Judge Lederman graduated with high honors from the University of Florida in 1976 and with departmental honors in Political Science, and received her Juris Doctor degree from the University of Miami School of Law in 1979. She is licensed to practice law in the states of Florida and New York.

Dr. Osofsky is a psychologist and psychoanalyst and Professor of Pediatrics and Psychiatry at Louisiana State University Health Sciences Center (LSUHSC). She is Head of the Division of Pediatric Mental Health. She is also an adjunct professor of Psychology at the University of New Orleans. Dr. Osofsky is Co-Director of the Louisiana Rural Trauma Services Center, a center in the National Child Traumatic Stress Network, and Director of the Harris Center for Infant Mental Health at LSUHSC. She is editor of Children in a Violent Society (Guilford Press, 1997), two editions of the Handbook of Infant Development (Wiley, 1979, 1987), and co-editor of the four-volume WAIMH Handbook of Infant Mental Health, which received the Association of American Publishers/Professional and Scholarly Publishing PROSE Award as the best multivolume reference/science book in 2000. Dr. Osofsky’s edited book, Young Children and Trauma: Intervention and Treatment (2004), includes contributions related to mental health, child welfare, the judiciary, and law enforcement. Dr. Osofsky was editor of the Infant Mental Health Journal from 1998 to 2009.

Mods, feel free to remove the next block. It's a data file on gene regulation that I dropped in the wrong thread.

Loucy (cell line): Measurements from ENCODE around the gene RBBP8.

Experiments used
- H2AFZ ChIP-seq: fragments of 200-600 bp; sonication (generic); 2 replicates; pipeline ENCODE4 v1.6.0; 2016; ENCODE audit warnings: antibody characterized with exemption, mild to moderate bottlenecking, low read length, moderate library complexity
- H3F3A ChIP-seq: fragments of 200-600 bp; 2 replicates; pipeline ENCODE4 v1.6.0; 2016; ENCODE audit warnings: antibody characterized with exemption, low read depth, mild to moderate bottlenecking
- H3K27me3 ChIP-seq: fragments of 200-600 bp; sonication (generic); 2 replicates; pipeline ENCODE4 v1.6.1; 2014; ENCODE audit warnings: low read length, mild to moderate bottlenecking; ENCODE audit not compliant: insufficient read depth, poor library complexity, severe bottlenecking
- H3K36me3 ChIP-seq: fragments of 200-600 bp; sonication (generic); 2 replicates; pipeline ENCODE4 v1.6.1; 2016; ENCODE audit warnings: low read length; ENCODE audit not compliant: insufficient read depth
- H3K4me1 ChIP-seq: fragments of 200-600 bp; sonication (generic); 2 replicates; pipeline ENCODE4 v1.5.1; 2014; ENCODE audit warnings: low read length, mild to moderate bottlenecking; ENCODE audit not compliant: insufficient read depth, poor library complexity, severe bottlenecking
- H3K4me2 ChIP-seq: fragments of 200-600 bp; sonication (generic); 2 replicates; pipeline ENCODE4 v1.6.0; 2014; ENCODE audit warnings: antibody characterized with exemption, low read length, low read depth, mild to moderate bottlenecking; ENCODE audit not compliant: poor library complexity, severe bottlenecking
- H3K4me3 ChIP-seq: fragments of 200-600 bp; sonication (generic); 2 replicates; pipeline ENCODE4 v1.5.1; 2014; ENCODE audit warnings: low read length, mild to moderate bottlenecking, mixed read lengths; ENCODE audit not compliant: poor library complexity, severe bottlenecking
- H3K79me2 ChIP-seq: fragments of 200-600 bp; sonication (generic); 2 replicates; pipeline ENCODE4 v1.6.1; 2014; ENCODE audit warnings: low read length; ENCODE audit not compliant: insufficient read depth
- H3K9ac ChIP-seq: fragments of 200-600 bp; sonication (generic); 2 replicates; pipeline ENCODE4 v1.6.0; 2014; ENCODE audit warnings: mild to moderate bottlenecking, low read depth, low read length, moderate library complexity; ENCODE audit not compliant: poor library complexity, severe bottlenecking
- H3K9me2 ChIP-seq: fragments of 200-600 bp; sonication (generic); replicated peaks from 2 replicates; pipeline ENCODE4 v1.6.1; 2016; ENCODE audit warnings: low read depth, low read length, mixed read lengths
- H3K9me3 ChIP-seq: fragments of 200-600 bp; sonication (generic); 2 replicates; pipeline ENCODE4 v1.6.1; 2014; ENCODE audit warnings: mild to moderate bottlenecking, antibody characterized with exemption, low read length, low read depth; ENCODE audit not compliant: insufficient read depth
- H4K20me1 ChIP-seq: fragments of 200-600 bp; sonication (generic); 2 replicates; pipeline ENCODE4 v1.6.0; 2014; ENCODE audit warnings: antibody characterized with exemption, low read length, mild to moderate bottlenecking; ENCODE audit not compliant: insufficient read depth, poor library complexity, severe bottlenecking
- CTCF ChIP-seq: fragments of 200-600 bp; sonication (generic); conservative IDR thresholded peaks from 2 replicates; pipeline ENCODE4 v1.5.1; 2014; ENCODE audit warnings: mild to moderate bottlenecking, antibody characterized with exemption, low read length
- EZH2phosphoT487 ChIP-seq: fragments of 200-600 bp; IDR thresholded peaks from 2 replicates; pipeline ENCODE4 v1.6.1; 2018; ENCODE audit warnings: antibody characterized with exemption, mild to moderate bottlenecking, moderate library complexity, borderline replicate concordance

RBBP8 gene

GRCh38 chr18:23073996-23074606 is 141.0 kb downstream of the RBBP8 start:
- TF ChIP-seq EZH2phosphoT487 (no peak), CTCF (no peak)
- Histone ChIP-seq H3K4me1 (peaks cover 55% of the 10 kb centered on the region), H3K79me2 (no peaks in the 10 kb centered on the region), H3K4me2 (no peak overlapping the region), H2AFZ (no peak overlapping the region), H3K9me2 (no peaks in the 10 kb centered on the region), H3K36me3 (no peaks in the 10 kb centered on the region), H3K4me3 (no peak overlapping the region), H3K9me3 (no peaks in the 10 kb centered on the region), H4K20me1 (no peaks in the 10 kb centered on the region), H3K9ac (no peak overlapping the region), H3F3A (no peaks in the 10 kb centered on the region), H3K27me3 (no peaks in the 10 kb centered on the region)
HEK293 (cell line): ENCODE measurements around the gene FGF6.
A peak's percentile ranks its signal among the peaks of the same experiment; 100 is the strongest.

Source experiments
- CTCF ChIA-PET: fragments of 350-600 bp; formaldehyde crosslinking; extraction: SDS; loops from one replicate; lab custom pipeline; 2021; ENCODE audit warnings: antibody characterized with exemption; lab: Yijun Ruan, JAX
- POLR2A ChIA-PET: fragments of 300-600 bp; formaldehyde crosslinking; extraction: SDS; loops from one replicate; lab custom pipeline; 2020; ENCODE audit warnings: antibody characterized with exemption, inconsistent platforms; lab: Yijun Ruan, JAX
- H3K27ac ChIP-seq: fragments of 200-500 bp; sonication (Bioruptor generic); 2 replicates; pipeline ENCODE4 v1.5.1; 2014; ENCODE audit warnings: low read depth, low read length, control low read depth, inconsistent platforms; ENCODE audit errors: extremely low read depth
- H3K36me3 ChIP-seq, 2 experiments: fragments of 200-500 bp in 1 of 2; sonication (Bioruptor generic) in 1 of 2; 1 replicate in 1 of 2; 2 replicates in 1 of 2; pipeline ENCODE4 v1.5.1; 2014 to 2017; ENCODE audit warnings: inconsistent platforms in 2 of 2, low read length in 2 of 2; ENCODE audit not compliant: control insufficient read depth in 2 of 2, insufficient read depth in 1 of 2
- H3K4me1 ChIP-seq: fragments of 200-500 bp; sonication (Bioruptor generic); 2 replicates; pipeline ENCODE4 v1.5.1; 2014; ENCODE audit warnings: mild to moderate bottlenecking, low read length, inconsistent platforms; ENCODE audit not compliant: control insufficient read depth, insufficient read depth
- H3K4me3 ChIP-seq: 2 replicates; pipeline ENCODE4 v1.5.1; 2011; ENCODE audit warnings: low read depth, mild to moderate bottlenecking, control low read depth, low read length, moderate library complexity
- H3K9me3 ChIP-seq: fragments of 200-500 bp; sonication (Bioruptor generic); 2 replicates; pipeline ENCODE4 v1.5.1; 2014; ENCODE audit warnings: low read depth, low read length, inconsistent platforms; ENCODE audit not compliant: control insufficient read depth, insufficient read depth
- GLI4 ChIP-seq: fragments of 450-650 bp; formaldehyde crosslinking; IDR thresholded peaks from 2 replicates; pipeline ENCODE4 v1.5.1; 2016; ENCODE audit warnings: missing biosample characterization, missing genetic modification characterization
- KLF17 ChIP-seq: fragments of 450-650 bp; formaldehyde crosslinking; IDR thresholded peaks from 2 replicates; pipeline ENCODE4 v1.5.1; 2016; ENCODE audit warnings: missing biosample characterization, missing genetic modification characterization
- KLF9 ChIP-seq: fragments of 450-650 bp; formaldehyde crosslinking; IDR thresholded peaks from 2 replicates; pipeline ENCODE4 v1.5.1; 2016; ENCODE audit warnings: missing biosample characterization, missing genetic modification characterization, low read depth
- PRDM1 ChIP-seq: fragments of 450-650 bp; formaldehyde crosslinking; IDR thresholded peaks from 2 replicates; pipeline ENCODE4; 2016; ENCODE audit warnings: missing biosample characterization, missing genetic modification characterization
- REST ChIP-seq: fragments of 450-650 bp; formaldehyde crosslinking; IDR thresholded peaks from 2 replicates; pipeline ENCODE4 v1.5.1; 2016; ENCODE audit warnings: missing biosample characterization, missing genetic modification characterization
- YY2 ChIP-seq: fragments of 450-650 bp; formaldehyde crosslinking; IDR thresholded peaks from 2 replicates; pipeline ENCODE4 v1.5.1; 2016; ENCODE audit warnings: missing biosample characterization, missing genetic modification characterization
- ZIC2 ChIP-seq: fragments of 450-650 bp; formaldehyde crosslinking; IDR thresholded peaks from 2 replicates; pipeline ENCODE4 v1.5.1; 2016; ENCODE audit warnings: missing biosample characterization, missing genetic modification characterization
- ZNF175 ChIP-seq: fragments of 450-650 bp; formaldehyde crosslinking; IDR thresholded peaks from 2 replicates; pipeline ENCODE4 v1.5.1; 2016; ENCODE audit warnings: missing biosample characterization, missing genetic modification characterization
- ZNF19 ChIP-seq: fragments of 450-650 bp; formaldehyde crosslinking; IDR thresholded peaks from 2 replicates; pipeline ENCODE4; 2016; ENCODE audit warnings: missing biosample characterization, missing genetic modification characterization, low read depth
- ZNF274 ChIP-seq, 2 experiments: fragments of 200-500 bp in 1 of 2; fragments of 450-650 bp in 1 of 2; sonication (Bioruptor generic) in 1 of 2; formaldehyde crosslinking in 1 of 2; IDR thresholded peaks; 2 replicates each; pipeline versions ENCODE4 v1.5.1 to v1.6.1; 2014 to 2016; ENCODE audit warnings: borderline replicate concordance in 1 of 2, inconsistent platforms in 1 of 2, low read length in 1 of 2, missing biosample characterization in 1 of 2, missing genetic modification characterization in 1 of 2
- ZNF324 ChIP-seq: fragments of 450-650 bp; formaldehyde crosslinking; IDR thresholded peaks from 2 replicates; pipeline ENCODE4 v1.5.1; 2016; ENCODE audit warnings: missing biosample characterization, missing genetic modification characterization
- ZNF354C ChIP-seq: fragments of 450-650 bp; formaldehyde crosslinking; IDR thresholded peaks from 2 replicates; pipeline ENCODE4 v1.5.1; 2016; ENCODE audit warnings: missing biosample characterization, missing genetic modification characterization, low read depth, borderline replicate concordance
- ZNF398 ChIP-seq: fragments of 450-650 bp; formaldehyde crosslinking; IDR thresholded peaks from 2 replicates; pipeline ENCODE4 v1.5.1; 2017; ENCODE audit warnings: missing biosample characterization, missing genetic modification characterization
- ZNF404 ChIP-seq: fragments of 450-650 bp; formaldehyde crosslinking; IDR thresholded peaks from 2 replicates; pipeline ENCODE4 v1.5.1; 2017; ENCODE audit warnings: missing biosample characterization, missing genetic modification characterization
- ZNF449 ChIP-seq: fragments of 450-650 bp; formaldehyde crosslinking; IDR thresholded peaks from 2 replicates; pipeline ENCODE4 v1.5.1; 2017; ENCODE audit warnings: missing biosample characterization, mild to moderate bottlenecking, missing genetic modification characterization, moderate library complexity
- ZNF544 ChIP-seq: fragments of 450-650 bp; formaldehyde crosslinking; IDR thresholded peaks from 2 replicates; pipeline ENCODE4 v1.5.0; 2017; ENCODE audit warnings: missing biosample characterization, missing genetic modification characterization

Dr. Osofsky is Past President of ZERO TO THREE: National Center for Infants, Toddlers, and Families and Past President of the World Association for Infant Mental Health. She served on the Pew Commission for Children in Foster Care. Dr. Osofsky has conducted research, intervention, and clinical work with high psychosocial risk infants, children, and families exposed to maltreatment and community and domestic violence. For the past 18 years, she has been consulting and collaborating with juvenile courts around the country, including the 11th Circuit Juvenile Court in Miami/Dade County, related to the development and evaluation of programs to benefit high-risk young children and families in court. In 2002, she published jointly with two judges and two lawyers a technical assistance brief, Questions Every Judge and Lawyer Should Ask About Infants and Toddlers in the Child Welfare System (see Appendix A). In 1998, Dr. Osofsky was awarded the Badge of Honor by the New Orleans Police and Justice Foundation for her work with children and families exposed to violence. In 2002, she was awarded the Medal of Honor by the Mayor of New Orleans for her work with the police and the community and the Nicholas Hobbs Award for contributions to public policy by Division 37 of the American Psychological Association. In 2006, she was presented with the Child’s Heart Award by the Juvenile Court Judges of the 11th Judicial Circuit in recognition of her contributions to enhancing the health and well-being of children. Following Hurricane Katrina in August 2005, Dr. Osofsky was asked to serve as Clinical Director for Child and Adolescent Initiatives for Louisiana Spirit for the U.S. Department of Health and Human Services, Office of Mental Health, and the Department of Education. On August 29, 2006, she was honored with a proclamation from the New Orleans City Council recognizing her work helping children and families in the aftermath of Hurricane Katrina. In November 2007, she received the Sarah M. Haley Memorial Award for Clinical Excellence from the International Society for Traumatic Stress Studies for her work with trauma. In September 2008, she received an award from LSUHSC for extraordinary effort and commitment during Hurricane Gustav. In June 2009, for their work in schools following Hurricane Katrina, the LSUHSC team from the Department of Psychiatry was awarded a 2009 Distinguished Partners in Education Award by the Board of Elementary and Secondary Education of the State Department of Education. In 2010, Dr. Osofsky was honored with a Presidential Commendation from the American Psychiatric Association for leadership in mental health recovery following Hurricane Katrina and was awarded the distinction of Honorary President of the World Association for Infant Mental Health.